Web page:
Bristol- According to confirmed sources close to the situation, ESPN's NFL Live host Trey Wingo is now using understatement almost universally, including in his private life. While critics have long questioned the network's policies on understatement, it is believed that Wingo's case is the first to manifest itself in so public a way.
According to most estimates, the last on-air statement Wingo made that was not an understatement occurred during a October 16 show, when he told Merrill Hoge that "special teams are always criminally overlooked".
"Trey's not Trey right now," said a source inside ESPN, "and it's hurting those around him"
"He's also increasingly unable to do things like order food, because he'll only refer to being able to 'eat a bite or two' or request vague and small amonts of food from a waiter or clerk, when he's actually very hungry."
During the NFL Live show which aired on November 6, every single declarative statement by Wingo was a form of praise highlighted by an ironic muting of his tone and choice of adjectives.
"The Titan defense, they're playing OK right now," said Wingo at one point, "I think ole Jeff Fisher just might be an above average football coach." Later, during a discussion of released Raiders cornerback DeAngelo Hall, Wingo went out of his way to understate the embattled player, "DeAngelo Hall... he can play this game."
Rumors have swirled for years that the NFL Live team was engaged in dangerous use of understatement, although it has often been difficult to distinguish the ESPN team from other football based shows, where a culture of understatement has historically been very strong.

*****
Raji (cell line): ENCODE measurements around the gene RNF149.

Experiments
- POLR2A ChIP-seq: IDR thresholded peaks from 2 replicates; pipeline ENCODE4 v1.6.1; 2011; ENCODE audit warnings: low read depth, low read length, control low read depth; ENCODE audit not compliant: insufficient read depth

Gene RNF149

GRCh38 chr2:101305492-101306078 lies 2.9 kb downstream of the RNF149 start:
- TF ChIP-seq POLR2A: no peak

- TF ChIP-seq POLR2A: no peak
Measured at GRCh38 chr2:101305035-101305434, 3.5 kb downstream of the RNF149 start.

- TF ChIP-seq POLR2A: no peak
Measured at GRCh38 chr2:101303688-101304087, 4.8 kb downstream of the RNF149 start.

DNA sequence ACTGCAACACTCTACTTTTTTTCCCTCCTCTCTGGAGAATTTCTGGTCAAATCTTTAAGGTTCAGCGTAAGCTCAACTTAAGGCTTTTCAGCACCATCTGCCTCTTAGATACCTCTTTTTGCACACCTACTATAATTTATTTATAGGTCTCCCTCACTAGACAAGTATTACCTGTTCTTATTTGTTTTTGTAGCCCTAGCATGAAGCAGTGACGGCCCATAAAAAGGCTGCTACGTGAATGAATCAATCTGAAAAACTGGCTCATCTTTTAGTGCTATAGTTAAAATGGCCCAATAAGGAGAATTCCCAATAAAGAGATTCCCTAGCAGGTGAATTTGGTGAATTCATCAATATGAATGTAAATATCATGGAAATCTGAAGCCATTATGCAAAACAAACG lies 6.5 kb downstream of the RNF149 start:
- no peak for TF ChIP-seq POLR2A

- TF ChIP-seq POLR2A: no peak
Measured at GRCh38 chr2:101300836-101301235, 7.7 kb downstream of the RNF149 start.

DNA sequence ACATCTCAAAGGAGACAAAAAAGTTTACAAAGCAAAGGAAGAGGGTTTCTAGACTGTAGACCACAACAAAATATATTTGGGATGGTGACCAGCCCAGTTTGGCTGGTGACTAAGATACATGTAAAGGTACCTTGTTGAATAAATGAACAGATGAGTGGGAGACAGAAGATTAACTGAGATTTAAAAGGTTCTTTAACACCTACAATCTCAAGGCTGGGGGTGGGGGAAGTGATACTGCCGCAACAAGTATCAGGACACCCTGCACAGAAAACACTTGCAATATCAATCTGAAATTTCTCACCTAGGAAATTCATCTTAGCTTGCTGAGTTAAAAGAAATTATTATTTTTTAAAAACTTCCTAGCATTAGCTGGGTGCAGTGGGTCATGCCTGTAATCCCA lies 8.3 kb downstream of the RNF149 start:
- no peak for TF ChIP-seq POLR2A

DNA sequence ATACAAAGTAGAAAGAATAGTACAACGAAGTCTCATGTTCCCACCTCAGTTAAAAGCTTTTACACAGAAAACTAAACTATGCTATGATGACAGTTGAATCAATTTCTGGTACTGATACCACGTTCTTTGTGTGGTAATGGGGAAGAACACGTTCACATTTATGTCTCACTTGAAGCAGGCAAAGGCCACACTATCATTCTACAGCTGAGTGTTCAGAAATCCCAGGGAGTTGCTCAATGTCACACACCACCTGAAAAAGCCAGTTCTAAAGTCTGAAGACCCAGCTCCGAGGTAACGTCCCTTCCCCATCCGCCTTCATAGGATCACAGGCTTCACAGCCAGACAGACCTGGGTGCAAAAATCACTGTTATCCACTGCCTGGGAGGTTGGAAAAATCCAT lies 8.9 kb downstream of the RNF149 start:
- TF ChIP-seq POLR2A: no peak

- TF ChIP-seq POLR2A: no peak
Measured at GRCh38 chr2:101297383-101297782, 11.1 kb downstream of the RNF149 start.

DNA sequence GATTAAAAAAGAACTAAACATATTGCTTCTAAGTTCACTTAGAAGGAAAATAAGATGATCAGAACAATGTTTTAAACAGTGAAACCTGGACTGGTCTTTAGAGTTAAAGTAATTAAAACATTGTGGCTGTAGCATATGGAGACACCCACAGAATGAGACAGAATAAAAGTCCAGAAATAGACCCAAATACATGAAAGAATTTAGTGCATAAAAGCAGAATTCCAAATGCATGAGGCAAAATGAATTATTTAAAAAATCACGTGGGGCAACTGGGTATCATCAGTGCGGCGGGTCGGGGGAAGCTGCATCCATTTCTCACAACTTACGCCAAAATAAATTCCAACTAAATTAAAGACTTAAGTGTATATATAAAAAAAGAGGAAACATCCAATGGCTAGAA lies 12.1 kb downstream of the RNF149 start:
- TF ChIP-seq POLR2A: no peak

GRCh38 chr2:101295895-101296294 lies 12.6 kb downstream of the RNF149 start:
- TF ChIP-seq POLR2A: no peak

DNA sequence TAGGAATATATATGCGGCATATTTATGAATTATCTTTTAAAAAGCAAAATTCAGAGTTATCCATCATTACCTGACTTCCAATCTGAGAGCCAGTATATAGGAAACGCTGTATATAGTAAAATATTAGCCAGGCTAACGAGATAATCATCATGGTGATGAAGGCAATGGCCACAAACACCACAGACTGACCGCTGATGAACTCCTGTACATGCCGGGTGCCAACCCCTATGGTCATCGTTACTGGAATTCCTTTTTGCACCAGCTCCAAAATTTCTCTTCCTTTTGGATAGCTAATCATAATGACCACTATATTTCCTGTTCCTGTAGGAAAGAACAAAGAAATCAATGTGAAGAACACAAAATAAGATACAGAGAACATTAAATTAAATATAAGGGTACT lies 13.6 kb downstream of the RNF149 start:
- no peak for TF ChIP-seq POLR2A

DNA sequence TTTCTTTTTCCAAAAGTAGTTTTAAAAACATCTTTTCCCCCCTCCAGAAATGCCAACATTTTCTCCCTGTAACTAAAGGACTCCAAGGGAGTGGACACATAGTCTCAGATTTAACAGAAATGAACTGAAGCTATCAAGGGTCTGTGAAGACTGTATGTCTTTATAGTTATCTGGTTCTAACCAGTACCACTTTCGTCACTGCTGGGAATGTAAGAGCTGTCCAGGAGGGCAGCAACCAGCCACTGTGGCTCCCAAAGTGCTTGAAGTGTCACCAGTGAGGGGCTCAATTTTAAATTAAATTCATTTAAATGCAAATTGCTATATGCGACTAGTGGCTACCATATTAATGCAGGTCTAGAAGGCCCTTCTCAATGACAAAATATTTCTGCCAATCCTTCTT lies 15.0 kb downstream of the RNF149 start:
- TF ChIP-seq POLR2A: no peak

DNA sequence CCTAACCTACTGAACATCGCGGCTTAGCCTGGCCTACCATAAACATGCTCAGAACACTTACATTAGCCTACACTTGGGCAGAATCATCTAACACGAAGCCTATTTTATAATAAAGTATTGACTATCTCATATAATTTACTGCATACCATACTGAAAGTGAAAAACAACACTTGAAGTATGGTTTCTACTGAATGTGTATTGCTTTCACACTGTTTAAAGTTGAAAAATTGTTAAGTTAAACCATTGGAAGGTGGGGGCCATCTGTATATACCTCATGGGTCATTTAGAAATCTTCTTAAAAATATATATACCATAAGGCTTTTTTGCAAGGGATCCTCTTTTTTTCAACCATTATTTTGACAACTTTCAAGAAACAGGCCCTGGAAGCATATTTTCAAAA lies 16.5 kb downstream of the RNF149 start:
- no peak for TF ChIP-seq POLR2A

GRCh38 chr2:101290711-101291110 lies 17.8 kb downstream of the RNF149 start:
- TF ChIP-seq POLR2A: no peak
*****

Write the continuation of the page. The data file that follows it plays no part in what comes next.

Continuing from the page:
"Last year's Patriots team really sent Trey over the edge," said a production assistant who wished to remain anonymous, "when you have tendencies toward something, you have to know where your trouble spots are and remain extra vigiliant."
"Whether or not Trey did that or not, I can't say. It's not my place to speak about another man's struggles."
In a study commissioned by Royals Review show transcripts from the last three years reveal that Wingo has described Tom Brady with understated praise 88% of the time. Between August 2007 and February 2008, that figure rose to 94%. In December and January, when the Patriots wrapped up their undefeated regular season, Wingo was unable to refer to the season as "great" or "record-breaking" using instead "pretty good" and variations on "this Tom Brady guy, he may be good someday".
"You can talk about his understating Brady or Belichick, but everyone does that," said a former staffer, "some of us point to what happened with LaDainian Tomlinson the last few seasons as well."
Throughout the '07 and '06 seasons, Wingo criticized San Diego's usage of Tomlinson, a frequent NFL Live talking-point. In one example, Wingo looked into the camera and said, "Norv, you have this guy named 'Tomlinson', he's not bad, maybe you could design some plays for him!"
"Tomlinson and Brady are wonderful examples of what has been going on at ESPN for a long time," said David Humphreys, a media analyst for the University of Southern Prince Edward Island, "one or two times, I guess it is somewhat funny or clever. In near universal does however, it's grating."
In Humphreys's view the use of understatement is widespread, "it isn't just Wingo. For whatever reason discussion of the NFL has gotten to the point where there's an assumed infallibility regarding the overall glory or strength of the league. Unlike the baseball or basketball media, coverage of pro football tends to be relentlessly laudatory. So in that environment, understatement suddenly becomes sorta funny. I guess."
Still, others don't think the focus should be on football. "I worry more about his family," said a longtime Wingo neighbor. "The nicest thing he's said to his wife in weeks is that she looks 'not bad' and that her birthday gift for him, a helicopter trip to Iceland (the Wingo family vacation spot since the 18th century), 'was alright'".
An official at East Bristol Elementary School confirmed to Royals Review that Wingo's children were initially confused by their father's increasingly cold way of speaking to them, but are beginning to adjust.
Said the official, "they get it. Last week little Anne came home with straight A's. Wingo's response was, 'well, these are, umm, solid numbers."